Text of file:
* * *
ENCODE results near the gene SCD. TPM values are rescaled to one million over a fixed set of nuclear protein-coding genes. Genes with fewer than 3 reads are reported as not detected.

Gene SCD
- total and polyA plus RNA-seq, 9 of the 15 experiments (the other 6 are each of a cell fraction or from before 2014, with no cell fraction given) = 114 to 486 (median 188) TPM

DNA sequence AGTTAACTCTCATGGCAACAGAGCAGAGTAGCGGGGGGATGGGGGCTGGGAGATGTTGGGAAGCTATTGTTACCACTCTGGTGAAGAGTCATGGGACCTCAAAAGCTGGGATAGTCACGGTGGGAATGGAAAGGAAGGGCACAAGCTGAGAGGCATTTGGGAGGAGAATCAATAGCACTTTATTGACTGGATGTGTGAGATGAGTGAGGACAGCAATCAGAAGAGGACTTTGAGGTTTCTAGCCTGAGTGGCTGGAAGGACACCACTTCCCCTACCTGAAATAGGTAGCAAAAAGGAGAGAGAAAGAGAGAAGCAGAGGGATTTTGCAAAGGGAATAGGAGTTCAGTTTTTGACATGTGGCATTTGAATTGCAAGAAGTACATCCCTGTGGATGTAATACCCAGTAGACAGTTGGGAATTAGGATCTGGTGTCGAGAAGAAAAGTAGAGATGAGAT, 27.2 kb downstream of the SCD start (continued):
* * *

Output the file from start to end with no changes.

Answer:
ENCODE results near the gene SCD. TPM values are rescaled to one million over a fixed set of nuclear protein-coding genes. Genes with fewer than 3 reads are reported as not detected.

Gene SCD
- total and polyA plus RNA-seq, 9 of the 15 experiments (the other 6 are each of a cell fraction or from before 2014, with no cell fraction given) = 114 to 486 (median 188) TPM

DNA sequence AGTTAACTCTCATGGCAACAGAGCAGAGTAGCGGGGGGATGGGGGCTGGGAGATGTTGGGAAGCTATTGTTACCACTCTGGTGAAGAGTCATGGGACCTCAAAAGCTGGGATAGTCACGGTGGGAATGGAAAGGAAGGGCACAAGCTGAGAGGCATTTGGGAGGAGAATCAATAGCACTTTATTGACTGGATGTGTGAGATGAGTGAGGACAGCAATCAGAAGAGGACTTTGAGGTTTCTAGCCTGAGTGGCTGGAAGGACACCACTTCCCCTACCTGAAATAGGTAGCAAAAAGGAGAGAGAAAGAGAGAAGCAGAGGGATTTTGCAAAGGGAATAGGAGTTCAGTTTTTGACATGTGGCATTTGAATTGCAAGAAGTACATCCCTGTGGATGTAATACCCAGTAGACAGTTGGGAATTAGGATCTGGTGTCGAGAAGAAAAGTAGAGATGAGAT, 27.2 kb downstream of the SCD start (continued):